The library of hope and dreams...

I should have caught my unicorn when I was 16
because
to catch a unicorn you have to
trust
and believe
and love
all with an astonishing measure of innocence
They're crafty beasts, unicorns
with their thin legs
and thick manes
and some people say
their horns are gold. 
I've lost my chance to catch my unicorn
now
I'm too old
and
too caught
myself. 

Daria Witt 1978

I found this poem in grade 9 in an anthology of poetry written by troubled American youth.  I have a vivid memory of that library - the quietude, the sun streaming through the window, the secret solutions to life's problems in between the covers of so many books.

I checked that book out and renewed it so many times my mother ended up buying it for me.  I still have it on my bookshelf and I still remember the words to a number of my favourite poems, the ones that resonated deeply and helped shape a fourteen year-old girl.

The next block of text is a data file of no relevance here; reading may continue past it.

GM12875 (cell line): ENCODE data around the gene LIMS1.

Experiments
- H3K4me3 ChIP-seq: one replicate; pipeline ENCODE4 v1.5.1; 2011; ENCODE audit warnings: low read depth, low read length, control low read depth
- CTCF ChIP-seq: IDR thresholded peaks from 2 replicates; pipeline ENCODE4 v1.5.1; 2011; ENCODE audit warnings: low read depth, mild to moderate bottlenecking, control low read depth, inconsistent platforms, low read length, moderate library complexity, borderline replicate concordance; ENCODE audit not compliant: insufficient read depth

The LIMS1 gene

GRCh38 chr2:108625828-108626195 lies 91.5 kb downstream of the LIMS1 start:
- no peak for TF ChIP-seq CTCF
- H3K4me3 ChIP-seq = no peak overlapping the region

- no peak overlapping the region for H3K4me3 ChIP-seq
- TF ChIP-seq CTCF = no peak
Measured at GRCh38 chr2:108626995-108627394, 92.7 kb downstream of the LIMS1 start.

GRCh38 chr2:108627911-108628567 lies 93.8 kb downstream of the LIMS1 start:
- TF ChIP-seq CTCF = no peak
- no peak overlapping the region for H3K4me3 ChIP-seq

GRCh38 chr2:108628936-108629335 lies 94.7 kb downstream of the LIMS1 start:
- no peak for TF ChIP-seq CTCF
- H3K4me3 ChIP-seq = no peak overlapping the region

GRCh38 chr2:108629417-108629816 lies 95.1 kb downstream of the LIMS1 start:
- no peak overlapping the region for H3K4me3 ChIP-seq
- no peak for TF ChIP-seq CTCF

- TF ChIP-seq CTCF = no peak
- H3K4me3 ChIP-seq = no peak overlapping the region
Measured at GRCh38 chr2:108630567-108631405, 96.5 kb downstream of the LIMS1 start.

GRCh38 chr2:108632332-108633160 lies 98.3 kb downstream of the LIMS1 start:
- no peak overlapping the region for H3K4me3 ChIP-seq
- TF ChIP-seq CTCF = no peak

Something so innocent and simple as a poem or a picture can become a lasting influence.  My daughter found a tiny brass unicorn amongst her things (it used to be mine) so I told her this poem at bedtime.  I tried to explain what it meant to me and how important it was.  She didn't really get it, but I will try again when she's older.  I know she will find her own influences and keep them forever - she is her mother's daughter in this way.

And we go to the library, she and I.  She might not understand hope and regret, but she understands the infinite possibilities that lie waiting on the shelves.

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